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Randomized interventions for needle procedures in children with cancer
Uppsala University, Disciplinary Domain of Medicine and Pharmacy, Faculty of Medicine, Department of Women's and Children's Health. (Barnonkologisk forskning/Pfeifer)
Uppsala University, Disciplinary Domain of Medicine and Pharmacy, Faculty of Medicine, Department of Public Health and Caring Sciences, Psychosocial oncology and supportive care. (Psychosocial oncology and supportive care)
Uppsala University, Disciplinary Domain of Medicine and Pharmacy, Faculty of Medicine, Department of Women's and Children's Health. (Barnonkologisk forskning/Pfeifer)
2009 (English)In: European Journal of Cancer Care, ISSN 0961-5423, E-ISSN 1365-2354, Vol. 18, no 4, 358-363 p.Article in journal (Refereed) Published
Abstract [en]

The aim of this study was to examine whether children experience less fear, distress and pain connected to a routine needle insertion in an intravenous port when subjected to an intervention: blowing soap bubbles or having a heated pillow vs. standard care. Twenty-eight children, 2-7 years, cared for at a paediatric oncology unit, undergoing a routine needle insertion in an intravenous port were included consecutively. All children were subjected to two needle insertions; at the first they received standard care, and at the second standard care + a randomized intervention. Parents and nurses assessed children's fear, distress and pain on 0-100 mm visual analogue scales. According to parents' report, children experienced less fear when subjected to intervention vs. standard care reported by parents (P < 0.001). Children also experienced less fear (P < 0.05) and distress (P < 0.05) when subjected to standard care + blowing soap bubbles vs. standard care (n = 14), and less fear when subjected to standard care + heated pillow vs. standard care (P < 0.05). Nurses' reports did not show any differences for standard care + intervention vs. standard care. Blowing soap bubbles or having a heated pillow is more effective than standard care in reducing children's fear and distress in needle procedures, according to parents' report.

Place, publisher, year, edition, pages
2009. Vol. 18, no 4, 358-363 p.
National Category
Medical and Health Sciences
Identifiers
URN: urn:nbn:se:uu:diva-100810DOI: 10.1111/j.1365-2354.2008.00939.xISI: 000267538700006PubMedID: 19040458OAI: oai:DiVA.org:uu-100810DiVA: diva2:211034
Note
Published Online: 27 Nov 2008Available from: 2009-04-07 Created: 2009-04-07 Last updated: 2012-08-01Bibliographically approved
In thesis
1. Distressing Symptoms in Children with Cancer in General; During Needle Procedures in Particular
Open this publication in new window or tab >>Distressing Symptoms in Children with Cancer in General; During Needle Procedures in Particular
2012 (English)Doctoral thesis, comprehensive summary (Other academic)
Abstract [en]

The main aims of this thesis were to investigate the effect of distraction, midazolam and morphine on fear, distress, and pain during needle procedures, and to longitudinally describe parents’ perceptions of their children’s symptom burden during and after cancer treatment.

The design in Study I-III was that of a randomized controlled trial (RCT) conducted in a medical setting; Studies II-III were placebo controlled. Study IV has a longitudinal design, and data were collected at three times during treatment and three times after the end of successful treatment. Participants in Study I were children aged 1 to 7 (n=28), in Study II children aged 1 to 19 (n=50), in Study III children aged 1 to 19 (n=50), and in Study IV parents (n=160) of children aged 1 to 19.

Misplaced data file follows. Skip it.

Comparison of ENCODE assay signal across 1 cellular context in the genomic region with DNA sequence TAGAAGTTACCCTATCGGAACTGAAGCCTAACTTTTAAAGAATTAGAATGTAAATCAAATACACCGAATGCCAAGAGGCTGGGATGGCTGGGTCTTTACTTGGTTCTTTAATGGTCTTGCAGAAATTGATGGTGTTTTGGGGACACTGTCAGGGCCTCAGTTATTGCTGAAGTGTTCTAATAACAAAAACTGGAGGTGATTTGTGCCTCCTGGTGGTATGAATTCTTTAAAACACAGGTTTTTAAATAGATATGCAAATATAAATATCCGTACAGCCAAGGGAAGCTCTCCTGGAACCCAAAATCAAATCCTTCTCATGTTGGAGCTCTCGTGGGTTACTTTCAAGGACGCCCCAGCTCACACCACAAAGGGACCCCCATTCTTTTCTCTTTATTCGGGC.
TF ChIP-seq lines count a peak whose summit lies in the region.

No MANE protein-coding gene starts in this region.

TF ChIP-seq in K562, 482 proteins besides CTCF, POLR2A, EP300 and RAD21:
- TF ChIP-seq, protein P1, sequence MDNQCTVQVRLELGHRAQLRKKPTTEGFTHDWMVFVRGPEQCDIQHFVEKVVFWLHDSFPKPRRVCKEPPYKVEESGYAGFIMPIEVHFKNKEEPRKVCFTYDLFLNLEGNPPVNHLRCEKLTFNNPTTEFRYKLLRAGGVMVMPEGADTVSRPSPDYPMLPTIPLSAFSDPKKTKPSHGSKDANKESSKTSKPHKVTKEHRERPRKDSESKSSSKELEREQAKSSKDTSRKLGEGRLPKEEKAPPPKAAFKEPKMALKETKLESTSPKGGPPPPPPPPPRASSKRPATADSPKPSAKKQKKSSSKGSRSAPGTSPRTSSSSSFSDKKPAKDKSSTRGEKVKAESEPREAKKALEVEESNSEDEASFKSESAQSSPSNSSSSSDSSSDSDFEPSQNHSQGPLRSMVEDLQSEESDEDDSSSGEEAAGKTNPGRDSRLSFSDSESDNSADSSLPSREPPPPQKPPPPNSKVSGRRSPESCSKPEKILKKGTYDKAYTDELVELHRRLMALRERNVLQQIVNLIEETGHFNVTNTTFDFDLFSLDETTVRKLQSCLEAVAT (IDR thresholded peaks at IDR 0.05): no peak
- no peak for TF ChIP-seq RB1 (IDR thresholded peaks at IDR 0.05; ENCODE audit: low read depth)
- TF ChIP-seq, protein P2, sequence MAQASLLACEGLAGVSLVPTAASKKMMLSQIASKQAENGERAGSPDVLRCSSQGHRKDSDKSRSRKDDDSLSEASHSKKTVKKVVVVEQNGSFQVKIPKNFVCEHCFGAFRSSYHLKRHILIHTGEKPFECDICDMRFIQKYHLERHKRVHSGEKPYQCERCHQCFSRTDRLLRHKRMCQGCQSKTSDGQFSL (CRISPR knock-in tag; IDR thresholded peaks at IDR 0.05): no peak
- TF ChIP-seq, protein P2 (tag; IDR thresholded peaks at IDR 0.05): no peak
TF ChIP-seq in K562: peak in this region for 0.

Blowing soap bubbles or having a heated pillow reduces children’s fear and distress in connection with needle procedures. Low-dose oral midazolam 0.3mg/kg body weight is effective in reducing fear and distress, especially in younger children. Interestingly, oral morphine at a dose of 0.25mg/kg body weight does not reduce fear, distress or pain.

These studies have evaluated interventions that may be of help for the most frightened children during needle procedures. We suggest that the first-line intervention against procedural fear, distress, and/or pain should be standard care (i.e. EMLA) in addition to distraction interventions when needed, and only when this is insufficient to add pharmacological interventions.

According to parents, feeling drowsy, pain, and lack of energy are initially the most prevalent symptoms in their children, whereas less hair than usual is the most prevalent symptom during treatment. Pain, feeling sad, and nausea are initially the most distressing symptoms. Pain is both prevalent and distressing throughout treatment. The child’s symptom burden, as reported by parents, decreases over time. Information about distressing symptoms and when they can be expected may increase acceptance and adaptation in children and parents during and after cancer treatment.

Place, publisher, year, edition, pages
Uppsala: Acta Universitatis Upsaliensis, 2012. 59 p.
Series
Digital Comprehensive Summaries of Uppsala Dissertations from the Faculty of Medicine, ISSN 1651-6206 ; 772
Keyword
Childhood cancer, pain, RCT, symptoms
National Category
Pediatrics
Research subject
Pediatrics
Identifiers
urn:nbn:se:uu:diva-172905 (URN)978-91-554-8358-6 (ISBN)
Public defence
2012-06-02, Rosénsalen, Ingång 95-96 NBV, Akademiska barnsjukhuset, Uppsala, 09:15 (Swedish)
Opponent
Supervisors
Available from: 2012-05-10 Created: 2012-04-17 Last updated: 2012-08-01Bibliographically approved

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Hedén, Lenavon Essen, Louise

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